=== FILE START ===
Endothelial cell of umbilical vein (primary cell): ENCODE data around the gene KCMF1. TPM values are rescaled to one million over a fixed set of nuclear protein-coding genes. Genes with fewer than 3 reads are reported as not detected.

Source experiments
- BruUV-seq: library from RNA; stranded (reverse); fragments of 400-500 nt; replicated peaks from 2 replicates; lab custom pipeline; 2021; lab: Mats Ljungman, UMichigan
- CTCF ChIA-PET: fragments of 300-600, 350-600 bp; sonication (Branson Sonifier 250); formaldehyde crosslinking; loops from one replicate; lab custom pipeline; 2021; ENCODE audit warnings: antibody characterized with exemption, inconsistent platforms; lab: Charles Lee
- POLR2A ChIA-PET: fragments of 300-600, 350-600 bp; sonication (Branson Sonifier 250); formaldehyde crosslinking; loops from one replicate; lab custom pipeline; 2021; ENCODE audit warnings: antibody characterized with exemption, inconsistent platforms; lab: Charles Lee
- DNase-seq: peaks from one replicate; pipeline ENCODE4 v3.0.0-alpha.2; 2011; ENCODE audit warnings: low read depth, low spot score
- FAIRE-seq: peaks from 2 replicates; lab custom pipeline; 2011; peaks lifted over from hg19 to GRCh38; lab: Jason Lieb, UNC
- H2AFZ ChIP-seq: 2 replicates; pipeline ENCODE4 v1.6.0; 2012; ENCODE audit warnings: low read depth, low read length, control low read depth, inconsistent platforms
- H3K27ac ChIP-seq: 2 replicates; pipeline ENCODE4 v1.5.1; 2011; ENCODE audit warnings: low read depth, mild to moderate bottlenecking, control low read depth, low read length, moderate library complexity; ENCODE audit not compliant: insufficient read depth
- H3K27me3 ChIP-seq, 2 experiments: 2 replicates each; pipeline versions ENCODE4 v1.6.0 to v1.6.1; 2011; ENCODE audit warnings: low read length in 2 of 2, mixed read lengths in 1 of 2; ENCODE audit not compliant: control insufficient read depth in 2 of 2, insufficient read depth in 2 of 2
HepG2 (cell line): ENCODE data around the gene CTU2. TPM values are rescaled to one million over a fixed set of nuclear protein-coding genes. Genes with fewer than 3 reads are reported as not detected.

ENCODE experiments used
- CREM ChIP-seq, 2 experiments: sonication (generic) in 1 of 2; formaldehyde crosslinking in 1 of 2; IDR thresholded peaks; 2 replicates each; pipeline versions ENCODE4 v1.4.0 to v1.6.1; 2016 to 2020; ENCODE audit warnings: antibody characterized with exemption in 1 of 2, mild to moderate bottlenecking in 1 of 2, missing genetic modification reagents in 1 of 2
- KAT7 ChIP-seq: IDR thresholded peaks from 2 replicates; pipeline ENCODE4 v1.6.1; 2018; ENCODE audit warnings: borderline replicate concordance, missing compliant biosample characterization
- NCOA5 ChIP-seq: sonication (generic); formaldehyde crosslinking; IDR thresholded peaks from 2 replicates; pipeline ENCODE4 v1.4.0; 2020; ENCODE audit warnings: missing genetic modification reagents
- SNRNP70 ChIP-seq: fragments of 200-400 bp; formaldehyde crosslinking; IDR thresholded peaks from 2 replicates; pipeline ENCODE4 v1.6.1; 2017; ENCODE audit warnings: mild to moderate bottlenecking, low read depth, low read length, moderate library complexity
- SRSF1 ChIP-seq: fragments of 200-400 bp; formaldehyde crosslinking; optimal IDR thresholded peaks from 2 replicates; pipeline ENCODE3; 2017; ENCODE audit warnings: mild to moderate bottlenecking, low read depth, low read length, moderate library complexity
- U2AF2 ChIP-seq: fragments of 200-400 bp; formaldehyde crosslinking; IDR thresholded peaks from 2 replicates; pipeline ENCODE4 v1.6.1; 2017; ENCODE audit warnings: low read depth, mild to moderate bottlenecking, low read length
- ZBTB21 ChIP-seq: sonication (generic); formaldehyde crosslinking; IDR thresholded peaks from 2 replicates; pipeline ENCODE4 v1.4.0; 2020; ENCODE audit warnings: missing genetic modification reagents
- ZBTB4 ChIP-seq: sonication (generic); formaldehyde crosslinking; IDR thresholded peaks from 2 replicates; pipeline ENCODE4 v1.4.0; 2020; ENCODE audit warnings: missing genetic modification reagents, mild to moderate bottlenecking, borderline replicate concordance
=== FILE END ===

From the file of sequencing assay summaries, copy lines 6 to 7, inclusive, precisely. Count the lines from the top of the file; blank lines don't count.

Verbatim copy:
- DNase-seq: peaks from one replicate; pipeline ENCODE4 v3.0.0-alpha.2; 2011; ENCODE audit warnings: low read depth, low spot score
- FAIRE-seq: peaks from 2 replicates; lab custom pipeline; 2011; peaks lifted over from hg19 to GRCh38; lab: Jason Lieb, UNC